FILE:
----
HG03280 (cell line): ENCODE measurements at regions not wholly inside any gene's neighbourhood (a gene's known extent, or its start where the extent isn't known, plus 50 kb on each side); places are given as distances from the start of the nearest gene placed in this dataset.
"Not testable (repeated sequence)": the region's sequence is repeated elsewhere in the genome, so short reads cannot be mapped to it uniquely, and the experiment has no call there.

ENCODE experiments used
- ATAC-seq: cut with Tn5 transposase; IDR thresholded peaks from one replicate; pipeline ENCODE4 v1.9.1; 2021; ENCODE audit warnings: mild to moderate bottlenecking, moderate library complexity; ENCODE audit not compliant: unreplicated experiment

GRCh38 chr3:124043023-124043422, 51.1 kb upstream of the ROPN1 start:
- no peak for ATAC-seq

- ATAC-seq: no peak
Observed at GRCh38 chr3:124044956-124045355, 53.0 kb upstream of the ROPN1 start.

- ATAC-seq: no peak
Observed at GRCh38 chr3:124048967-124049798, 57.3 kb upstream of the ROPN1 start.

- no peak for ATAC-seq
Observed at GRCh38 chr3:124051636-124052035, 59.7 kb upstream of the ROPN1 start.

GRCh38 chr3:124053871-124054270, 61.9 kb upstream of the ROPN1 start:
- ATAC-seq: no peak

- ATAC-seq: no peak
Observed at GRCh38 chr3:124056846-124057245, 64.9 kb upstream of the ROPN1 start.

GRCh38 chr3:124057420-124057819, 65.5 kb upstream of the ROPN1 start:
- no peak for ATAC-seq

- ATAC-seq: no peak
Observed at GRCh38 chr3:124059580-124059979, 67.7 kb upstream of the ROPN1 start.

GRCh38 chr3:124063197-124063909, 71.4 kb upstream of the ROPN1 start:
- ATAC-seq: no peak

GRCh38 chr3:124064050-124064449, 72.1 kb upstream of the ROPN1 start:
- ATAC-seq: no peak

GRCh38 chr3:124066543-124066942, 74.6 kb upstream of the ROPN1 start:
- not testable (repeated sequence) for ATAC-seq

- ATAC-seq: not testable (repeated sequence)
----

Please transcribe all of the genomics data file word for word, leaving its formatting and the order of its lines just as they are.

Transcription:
HG03280 (cell line): ENCODE measurements at regions not wholly inside any gene's neighbourhood (a gene's known extent, or its start where the extent isn't known, plus 50 kb on each side); places are given as distances from the start of the nearest gene placed in this dataset.
"Not testable (repeated sequence)": the region's sequence is repeated elsewhere in the genome, so short reads cannot be mapped to it uniquely, and the experiment has no call there.

ENCODE experiments used
- ATAC-seq: cut with Tn5 transposase; IDR thresholded peaks from one replicate; pipeline ENCODE4 v1.9.1; 2021; ENCODE audit warnings: mild to moderate bottlenecking, moderate library complexity; ENCODE audit not compliant: unreplicated experiment

GRCh38 chr3:124043023-124043422, 51.1 kb upstream of the ROPN1 start:
- no peak for ATAC-seq

- ATAC-seq: no peak
Observed at GRCh38 chr3:124044956-124045355, 53.0 kb upstream of the ROPN1 start.

- ATAC-seq: no peak
Observed at GRCh38 chr3:124048967-124049798, 57.3 kb upstream of the ROPN1 start.

- no peak for ATAC-seq
Observed at GRCh38 chr3:124051636-124052035, 59.7 kb upstream of the ROPN1 start.

GRCh38 chr3:124053871-124054270, 61.9 kb upstream of the ROPN1 start:
- ATAC-seq: no peak

- ATAC-seq: no peak
Observed at GRCh38 chr3:124056846-124057245, 64.9 kb upstream of the ROPN1 start.

GRCh38 chr3:124057420-124057819, 65.5 kb upstream of the ROPN1 start:
- no peak for ATAC-seq

- ATAC-seq: no peak
Observed at GRCh38 chr3:124059580-124059979, 67.7 kb upstream of the ROPN1 start.

GRCh38 chr3:124063197-124063909, 71.4 kb upstream of the ROPN1 start:
- ATAC-seq: no peak

GRCh38 chr3:124064050-124064449, 72.1 kb upstream of the ROPN1 start:
- ATAC-seq: no peak

GRCh38 chr3:124066543-124066942, 74.6 kb upstream of the ROPN1 start:
- not testable (repeated sequence) for ATAC-seq

- ATAC-seq: not testable (repeated sequence)